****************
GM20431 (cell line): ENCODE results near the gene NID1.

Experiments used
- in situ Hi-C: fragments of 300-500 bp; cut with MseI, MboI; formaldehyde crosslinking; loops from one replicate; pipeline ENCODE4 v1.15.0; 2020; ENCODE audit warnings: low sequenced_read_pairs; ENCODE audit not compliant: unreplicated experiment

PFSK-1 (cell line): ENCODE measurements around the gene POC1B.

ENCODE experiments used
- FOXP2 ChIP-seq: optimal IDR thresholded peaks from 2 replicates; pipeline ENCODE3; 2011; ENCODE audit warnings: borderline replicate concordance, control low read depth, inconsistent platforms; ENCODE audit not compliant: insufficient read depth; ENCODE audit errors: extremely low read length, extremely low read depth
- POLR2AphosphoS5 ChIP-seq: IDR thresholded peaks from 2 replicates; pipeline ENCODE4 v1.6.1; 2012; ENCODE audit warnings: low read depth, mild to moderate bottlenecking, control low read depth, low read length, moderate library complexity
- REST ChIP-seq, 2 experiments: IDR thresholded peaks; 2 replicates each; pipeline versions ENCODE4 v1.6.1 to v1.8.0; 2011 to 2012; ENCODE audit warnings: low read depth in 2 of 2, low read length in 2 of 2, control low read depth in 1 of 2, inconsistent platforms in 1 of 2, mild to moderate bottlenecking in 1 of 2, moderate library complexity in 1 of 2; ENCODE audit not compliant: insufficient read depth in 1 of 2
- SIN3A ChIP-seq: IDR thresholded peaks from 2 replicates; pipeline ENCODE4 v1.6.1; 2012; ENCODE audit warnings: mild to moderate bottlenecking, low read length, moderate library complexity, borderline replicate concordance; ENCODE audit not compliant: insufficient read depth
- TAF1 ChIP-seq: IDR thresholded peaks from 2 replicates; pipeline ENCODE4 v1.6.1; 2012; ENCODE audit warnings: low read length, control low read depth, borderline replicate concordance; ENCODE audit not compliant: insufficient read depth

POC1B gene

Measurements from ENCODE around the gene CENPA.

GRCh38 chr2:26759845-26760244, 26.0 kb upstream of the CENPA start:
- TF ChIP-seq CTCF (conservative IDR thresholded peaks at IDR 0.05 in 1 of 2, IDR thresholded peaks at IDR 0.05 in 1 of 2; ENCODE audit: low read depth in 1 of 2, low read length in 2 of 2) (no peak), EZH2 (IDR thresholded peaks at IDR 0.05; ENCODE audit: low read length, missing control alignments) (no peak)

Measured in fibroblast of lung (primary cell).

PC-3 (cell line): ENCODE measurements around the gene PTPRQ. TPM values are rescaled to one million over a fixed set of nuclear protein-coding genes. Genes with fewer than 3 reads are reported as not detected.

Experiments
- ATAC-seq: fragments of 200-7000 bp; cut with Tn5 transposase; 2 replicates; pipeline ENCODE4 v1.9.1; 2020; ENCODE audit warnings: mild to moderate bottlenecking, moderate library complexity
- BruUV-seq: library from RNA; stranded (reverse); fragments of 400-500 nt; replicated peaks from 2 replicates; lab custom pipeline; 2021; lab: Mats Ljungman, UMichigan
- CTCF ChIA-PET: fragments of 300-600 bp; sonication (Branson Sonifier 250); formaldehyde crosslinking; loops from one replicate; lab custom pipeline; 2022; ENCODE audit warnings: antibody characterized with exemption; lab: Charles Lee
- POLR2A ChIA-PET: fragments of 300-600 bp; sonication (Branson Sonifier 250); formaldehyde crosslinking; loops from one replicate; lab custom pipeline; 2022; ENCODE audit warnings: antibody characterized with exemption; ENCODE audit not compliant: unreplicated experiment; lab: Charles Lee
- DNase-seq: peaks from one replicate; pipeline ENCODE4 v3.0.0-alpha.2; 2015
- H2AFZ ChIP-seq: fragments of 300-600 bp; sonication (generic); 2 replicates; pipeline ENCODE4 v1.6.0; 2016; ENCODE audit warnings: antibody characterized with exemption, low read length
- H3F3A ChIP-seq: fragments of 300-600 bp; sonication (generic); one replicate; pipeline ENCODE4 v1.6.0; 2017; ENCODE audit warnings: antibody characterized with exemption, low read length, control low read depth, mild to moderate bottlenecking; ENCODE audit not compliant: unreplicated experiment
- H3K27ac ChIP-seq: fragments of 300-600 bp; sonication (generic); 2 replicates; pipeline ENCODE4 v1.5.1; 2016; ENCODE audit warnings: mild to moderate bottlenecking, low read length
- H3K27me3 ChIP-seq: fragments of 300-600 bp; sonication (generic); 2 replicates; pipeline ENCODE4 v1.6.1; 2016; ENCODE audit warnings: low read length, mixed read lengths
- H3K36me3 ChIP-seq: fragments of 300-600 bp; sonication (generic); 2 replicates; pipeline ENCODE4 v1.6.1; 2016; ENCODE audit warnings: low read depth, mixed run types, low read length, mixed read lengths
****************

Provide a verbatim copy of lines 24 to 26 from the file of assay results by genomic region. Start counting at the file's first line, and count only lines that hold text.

- H3F3A ChIP-seq: fragments of 300-600 bp; sonication (generic); one replicate; pipeline ENCODE4 v1.6.0; 2017; ENCODE audit warnings: antibody characterized with exemption, low read length, control low read depth, mild to moderate bottlenecking; ENCODE audit not compliant: unreplicated experiment
- H3K27ac ChIP-seq: fragments of 300-600 bp; sonication (generic); 2 replicates; pipeline ENCODE4 v1.5.1; 2016; ENCODE audit warnings: mild to moderate bottlenecking, low read length
- H3K27me3 ChIP-seq: fragments of 300-600 bp; sonication (generic); 2 replicates; pipeline ENCODE4 v1.6.1; 2016; ENCODE audit warnings: low read length, mixed read lengths